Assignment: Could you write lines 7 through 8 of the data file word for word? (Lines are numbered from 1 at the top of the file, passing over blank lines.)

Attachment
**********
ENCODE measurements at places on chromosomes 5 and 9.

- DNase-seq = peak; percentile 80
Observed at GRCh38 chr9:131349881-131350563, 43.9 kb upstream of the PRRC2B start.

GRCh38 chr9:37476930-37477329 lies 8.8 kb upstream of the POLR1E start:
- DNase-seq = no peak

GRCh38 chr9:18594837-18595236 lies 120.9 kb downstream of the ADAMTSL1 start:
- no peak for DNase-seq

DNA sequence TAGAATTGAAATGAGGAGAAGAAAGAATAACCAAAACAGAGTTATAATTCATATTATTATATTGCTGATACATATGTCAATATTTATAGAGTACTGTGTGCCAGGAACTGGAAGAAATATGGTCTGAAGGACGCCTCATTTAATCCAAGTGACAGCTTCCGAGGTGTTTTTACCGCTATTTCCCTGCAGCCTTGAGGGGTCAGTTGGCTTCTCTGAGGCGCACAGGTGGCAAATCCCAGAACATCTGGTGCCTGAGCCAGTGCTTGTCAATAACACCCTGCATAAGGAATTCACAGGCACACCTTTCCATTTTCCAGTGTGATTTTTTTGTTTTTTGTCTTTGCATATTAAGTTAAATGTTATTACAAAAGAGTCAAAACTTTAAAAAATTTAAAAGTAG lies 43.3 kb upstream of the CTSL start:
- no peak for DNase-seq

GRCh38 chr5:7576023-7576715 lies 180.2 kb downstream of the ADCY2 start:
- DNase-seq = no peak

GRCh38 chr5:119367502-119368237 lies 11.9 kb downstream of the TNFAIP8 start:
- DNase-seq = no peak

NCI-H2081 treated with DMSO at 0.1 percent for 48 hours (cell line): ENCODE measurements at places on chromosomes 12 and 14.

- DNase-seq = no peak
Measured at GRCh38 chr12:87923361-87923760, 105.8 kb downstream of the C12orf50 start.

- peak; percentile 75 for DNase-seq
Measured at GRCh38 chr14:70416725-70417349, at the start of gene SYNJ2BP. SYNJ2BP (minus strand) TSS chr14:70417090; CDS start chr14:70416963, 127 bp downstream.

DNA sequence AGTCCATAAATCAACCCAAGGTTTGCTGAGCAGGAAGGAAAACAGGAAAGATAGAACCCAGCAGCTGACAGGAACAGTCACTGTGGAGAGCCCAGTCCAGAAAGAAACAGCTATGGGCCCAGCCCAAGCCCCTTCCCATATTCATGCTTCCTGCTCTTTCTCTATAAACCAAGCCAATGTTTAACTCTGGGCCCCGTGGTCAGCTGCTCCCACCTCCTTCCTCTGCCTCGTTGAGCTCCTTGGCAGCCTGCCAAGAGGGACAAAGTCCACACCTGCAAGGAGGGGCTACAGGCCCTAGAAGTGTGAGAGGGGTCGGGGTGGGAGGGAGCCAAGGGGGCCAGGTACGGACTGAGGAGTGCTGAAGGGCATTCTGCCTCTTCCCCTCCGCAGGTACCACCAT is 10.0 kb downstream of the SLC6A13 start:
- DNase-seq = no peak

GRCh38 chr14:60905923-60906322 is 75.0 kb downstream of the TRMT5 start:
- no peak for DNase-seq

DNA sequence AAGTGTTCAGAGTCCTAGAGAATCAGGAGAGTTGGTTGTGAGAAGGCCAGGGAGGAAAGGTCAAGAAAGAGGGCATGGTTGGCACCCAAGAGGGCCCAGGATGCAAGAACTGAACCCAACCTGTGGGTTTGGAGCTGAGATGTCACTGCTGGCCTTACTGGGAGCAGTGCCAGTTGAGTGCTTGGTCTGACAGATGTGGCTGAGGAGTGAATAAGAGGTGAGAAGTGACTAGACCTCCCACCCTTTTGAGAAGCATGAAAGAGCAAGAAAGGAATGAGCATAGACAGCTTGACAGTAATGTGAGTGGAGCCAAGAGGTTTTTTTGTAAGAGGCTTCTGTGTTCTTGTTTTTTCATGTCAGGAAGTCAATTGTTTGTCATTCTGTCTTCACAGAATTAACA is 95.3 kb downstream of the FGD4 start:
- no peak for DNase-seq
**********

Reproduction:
- no peak for DNase-seq

DNA sequence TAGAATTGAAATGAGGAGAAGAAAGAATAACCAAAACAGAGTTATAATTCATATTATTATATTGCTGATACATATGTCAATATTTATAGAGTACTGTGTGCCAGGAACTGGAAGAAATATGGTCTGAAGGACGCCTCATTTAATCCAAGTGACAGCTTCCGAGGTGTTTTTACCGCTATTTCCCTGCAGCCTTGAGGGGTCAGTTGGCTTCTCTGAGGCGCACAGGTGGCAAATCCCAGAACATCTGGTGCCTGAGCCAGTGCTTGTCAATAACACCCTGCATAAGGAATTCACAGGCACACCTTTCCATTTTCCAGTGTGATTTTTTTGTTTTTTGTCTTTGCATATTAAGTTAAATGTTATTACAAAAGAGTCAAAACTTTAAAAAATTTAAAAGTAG lies 43.3 kb upstream of the CTSL start: